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Should You Take Fertility Supplements for Male Infertility?

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October 2, 2012

If you are struggling with male infertility you may have been tempted by advertisements for fertility supplements. But do they really work? It’s important to look at the ingredients of each male fertility supplement you are considering to see if their claims are backed up by science.

While evidence is still limited, some fertility supplements, including those below, have shown promise for improving sperm count or sperm motility.


Growing evidence suggests that L-carnitine may be one of the more successful supplements for male infertility. L-carnitine is a naturally occurring amino acid that helps your body turn fat to energy, but recent research has also shown that it may be effective for boosting sperm function as well.

A 2007 Chinese review of nine studies on L-carnitine and male infertility concluded that supplementation with this amino acid significantly improves sperm quality. In addition to improving sperm motility and decreasing sperm abnormality, supplementation with L-carnitine was also associated with pregnancy rates four times greater than that of control groups.

A more recent study of 52 men with unexplained infertility in the Urology Journal found that after receiving 25 mg/day of L-carnitine for 3 months, their sperm counts increased by 64 percent. The supplementation was also associated with higher semen volume and sperm motility. With these results, the researchers concluded that L-carnitine supplementation is a “reasonable, safe, and effective” male infertility treatment.

So what makes L-carnitine so effective? It helps carry fatty acids into the mitochondria, or the “powerhouse” of the cells, where they are then burned for energy.

“Simply put, L-carnitine helps sperm cells generate the energy they need to function optimally,” says Amos Grunebaum, M.D., a double board-certified OB/GYN who developed the formula for the male fertility supplement FertilAid.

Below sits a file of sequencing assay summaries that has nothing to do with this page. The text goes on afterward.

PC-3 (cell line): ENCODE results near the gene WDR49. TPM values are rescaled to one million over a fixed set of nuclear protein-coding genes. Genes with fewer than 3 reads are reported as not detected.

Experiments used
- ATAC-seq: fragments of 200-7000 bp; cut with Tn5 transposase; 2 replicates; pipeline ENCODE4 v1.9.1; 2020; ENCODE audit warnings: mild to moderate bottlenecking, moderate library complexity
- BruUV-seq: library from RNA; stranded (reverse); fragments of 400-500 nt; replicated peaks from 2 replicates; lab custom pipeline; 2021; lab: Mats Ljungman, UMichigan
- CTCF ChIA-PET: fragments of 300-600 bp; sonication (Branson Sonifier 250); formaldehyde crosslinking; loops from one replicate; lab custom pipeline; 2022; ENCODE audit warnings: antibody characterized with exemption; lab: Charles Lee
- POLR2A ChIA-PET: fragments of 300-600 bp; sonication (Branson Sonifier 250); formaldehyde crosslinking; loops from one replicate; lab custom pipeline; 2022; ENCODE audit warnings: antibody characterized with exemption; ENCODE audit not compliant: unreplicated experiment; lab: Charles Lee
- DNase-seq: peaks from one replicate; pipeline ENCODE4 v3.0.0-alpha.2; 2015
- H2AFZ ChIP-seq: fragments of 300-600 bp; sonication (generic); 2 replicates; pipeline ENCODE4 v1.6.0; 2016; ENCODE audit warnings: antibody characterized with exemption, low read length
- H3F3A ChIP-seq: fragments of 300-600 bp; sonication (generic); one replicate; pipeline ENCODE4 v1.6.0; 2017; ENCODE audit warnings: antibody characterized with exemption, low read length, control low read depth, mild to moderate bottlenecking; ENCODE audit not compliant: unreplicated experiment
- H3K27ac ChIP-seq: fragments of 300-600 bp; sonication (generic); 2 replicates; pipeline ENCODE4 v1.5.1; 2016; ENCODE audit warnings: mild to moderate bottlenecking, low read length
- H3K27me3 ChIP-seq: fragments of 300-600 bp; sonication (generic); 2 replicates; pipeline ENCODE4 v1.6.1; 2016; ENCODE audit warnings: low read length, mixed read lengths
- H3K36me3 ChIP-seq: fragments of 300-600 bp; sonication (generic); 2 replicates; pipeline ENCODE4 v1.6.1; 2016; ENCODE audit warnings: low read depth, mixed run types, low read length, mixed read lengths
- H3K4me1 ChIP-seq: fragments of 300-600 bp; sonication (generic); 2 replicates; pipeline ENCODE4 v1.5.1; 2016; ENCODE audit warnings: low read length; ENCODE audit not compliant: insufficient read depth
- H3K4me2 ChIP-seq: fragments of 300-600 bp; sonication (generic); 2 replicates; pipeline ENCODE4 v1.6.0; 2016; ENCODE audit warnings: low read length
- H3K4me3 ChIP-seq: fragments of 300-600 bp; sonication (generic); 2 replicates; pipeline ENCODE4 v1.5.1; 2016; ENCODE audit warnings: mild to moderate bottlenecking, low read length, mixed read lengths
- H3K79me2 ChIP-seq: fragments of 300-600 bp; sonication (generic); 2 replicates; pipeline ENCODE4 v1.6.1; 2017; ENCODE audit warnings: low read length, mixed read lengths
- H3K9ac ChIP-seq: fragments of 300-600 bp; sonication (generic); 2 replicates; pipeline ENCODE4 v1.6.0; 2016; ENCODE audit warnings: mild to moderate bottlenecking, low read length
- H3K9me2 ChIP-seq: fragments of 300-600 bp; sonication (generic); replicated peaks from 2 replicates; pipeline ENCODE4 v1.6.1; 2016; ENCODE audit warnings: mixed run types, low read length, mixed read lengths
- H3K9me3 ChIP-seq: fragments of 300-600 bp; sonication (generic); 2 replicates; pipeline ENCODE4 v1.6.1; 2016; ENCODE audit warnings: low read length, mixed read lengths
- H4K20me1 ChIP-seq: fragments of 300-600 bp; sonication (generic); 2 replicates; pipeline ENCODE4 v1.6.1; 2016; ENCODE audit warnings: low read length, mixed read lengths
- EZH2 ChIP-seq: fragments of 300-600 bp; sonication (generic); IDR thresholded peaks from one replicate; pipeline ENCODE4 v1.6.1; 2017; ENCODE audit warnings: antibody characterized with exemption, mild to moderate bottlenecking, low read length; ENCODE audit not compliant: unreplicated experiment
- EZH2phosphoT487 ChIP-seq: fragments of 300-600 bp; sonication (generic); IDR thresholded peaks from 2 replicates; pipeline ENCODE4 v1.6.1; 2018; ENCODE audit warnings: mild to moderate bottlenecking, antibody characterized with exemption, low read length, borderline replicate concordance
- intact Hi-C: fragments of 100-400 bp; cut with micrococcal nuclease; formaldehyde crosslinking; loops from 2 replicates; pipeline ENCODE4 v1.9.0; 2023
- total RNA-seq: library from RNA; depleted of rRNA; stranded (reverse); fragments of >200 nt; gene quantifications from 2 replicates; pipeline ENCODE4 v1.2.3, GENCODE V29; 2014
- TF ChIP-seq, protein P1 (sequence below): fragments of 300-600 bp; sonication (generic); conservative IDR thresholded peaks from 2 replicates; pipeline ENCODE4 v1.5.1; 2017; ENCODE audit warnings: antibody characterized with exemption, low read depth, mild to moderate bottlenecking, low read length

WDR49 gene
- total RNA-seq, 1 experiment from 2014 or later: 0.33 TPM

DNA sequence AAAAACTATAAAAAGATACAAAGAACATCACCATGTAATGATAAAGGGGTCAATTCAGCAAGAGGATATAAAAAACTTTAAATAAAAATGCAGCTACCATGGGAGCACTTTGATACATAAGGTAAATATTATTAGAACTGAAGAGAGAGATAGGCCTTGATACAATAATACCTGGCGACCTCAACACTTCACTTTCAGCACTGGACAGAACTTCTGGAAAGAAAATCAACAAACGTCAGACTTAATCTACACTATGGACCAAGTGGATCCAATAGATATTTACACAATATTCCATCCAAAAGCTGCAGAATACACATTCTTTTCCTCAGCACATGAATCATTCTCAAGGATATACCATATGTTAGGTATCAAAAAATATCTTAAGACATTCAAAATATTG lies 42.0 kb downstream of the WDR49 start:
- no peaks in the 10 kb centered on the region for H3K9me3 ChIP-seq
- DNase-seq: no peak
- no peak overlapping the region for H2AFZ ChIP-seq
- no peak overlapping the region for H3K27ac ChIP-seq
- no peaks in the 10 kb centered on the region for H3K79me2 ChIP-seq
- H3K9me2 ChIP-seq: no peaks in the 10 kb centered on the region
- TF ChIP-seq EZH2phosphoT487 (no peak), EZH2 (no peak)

Zinc and Folate a

You may know folate as the vital vitamin for a healthy pregnancy, but research suggests that this B-vitamin, when paired with the mineral zinc, may also help you when trying to conceive.

According to a study in Fertility and Sterility, men with fertility problems who were given a daily dose of 66 mg of zinc sulfate and 5 mg of folic acid for 6 months boosted their total sperm count by 74 percent. There was no significant benefit to taking either zinc or folic acid individually—improvements were only seen when they were combined.

How can these two compounds affect your chances when trying to conceive?

“Both of these nutrients are needed for DNA production, an important step in the formation of sperm cells,” says Dr. Grunebaum.


Antioxidants have been touted for everything from anti-aging to cancer protection, and now it looks like they may also give you some power when trying to conceive.

A 2011 Cochrane review of 34 studies concluded that couples in which the male took antioxidant supplementation while the female underwent assisted reproduction were almost 5 times more likely to have a live birth than couples who didn’t supplement.

One possible reason? Antioxidants may reduce oxidative stress, which is especially damaging to sperm cells. Oxidative stress can lead to reduced sperm count, poor sperm motility, and DNA damage.

According to Dr. Grunebaum, several antioxidants in particular seem especially effective for sperm health with trying to conceive. He recommends vitamin C, vitamin E, and coenzyme Q10, along with antioxidants found in grape seed extract.

What to Keep in Mind

While recent research points in favor of some fertility supplements for male infertility, it is important to recognize that they may not be a cure-all.

Even if supplements are natural, they can still cause side effects. For instance, the antioxidant vitamin C is associated with gastrointestinal disturbances like diarrhea, gas, or stomach upsets when taken in high doses. Also, zinc may cause nausea, vomiting, and a metallic taste for some people.

It is also possible that natural remedies such as fertility supplements can interact with other medications you are taking. For that reason, it is important to discuss your plans with your fertility doctor before you begin a regimen.

If you decide to take a fertility supplement, the ideal time to begin treatment is about three months before you are actively trying to conceive.

“By starting this regimen before trying to get pregnant, it allows the body a chance to produce healthy, strong, sperm,” says Dr. Grunebaum. To further increase your chances of a successful pregnancy, he also recommends quitting smoking and other recreational drugs, as well as avoiding any activities that can cause your testicles to overheat, such as frequent and extended cycling, during that three-month period.


Comments (1)

It is nutritional supplement that helps enhance both women's and men's reproductive health as an integral part of an overall healthy lifestyle.

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